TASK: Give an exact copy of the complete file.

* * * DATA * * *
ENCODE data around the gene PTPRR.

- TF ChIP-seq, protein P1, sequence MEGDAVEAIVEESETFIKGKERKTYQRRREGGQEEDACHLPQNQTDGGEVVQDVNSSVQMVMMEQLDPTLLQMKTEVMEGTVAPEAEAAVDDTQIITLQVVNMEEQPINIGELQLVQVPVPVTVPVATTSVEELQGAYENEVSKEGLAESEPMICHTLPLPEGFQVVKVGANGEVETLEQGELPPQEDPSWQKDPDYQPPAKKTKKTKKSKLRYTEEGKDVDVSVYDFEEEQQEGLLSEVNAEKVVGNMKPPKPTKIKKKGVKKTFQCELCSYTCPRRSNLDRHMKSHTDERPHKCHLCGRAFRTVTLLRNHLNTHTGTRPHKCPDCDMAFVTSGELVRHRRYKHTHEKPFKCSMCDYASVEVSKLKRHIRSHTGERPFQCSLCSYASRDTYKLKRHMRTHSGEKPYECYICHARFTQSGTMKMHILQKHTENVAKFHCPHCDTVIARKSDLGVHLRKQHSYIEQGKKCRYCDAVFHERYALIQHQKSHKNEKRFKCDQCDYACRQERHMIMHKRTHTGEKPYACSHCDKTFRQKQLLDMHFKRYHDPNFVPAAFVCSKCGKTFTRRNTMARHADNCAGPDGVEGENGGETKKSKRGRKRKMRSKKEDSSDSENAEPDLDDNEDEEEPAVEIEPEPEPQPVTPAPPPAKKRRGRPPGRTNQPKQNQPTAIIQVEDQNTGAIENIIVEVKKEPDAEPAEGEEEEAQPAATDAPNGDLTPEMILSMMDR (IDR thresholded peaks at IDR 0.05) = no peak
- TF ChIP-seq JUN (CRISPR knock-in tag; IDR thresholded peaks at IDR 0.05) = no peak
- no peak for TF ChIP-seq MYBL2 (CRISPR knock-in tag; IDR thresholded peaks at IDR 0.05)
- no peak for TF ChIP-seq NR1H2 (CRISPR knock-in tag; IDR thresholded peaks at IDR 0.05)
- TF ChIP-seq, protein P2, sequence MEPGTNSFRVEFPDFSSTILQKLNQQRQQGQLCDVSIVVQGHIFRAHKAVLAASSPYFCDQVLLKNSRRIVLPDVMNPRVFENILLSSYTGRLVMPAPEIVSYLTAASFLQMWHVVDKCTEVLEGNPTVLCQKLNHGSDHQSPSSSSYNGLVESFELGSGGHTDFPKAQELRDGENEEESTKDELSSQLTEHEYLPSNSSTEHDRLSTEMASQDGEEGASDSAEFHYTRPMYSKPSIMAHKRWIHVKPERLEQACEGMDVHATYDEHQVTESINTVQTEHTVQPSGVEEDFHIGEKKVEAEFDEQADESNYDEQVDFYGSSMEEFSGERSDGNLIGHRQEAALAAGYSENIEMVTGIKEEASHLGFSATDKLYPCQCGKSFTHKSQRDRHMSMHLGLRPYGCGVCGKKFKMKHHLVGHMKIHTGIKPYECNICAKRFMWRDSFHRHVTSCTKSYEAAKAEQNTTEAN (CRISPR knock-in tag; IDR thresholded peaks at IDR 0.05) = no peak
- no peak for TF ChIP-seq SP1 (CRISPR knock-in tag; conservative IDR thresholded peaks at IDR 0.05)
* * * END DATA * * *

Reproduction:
ENCODE data around the gene PTPRR.

- TF ChIP-seq, protein P1, sequence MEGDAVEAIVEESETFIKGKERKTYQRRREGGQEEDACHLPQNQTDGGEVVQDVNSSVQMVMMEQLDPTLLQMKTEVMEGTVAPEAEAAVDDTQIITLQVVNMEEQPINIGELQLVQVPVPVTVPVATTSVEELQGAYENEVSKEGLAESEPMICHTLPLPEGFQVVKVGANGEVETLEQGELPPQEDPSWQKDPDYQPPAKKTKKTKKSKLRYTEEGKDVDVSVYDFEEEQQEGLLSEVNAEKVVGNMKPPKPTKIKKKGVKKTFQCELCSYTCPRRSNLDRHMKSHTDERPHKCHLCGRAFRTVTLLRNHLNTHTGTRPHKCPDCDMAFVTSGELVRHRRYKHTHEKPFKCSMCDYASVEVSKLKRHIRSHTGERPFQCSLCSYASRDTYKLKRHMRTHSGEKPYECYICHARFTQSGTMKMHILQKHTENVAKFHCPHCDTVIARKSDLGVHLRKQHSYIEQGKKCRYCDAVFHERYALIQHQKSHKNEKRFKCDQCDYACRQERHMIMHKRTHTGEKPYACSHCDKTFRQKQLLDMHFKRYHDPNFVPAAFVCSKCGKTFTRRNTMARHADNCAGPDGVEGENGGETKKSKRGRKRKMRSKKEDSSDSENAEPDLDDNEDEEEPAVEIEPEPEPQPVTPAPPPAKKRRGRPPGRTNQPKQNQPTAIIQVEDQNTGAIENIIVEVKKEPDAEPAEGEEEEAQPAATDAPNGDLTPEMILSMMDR (IDR thresholded peaks at IDR 0.05) = no peak
- TF ChIP-seq JUN (CRISPR knock-in tag; IDR thresholded peaks at IDR 0.05) = no peak
- no peak for TF ChIP-seq MYBL2 (CRISPR knock-in tag; IDR thresholded peaks at IDR 0.05)
- no peak for TF ChIP-seq NR1H2 (CRISPR knock-in tag; IDR thresholded peaks at IDR 0.05)
- TF ChIP-seq, protein P2, sequence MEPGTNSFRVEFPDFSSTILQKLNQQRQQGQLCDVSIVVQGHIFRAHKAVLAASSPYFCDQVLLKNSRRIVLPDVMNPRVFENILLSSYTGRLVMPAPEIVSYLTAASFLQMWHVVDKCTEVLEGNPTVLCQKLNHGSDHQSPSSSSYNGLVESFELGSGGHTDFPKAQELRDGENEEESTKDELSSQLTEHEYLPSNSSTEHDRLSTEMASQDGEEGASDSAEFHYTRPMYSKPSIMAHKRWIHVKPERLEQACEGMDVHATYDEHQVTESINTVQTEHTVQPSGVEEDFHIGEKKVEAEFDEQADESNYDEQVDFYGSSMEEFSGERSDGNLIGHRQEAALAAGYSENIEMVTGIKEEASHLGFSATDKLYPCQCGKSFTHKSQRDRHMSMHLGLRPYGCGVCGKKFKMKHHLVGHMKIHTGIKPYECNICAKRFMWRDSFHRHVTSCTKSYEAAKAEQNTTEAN (CRISPR knock-in tag; IDR thresholded peaks at IDR 0.05) = no peak
- no peak for TF ChIP-seq SP1 (CRISPR knock-in tag; conservative IDR thresholded peaks at IDR 0.05)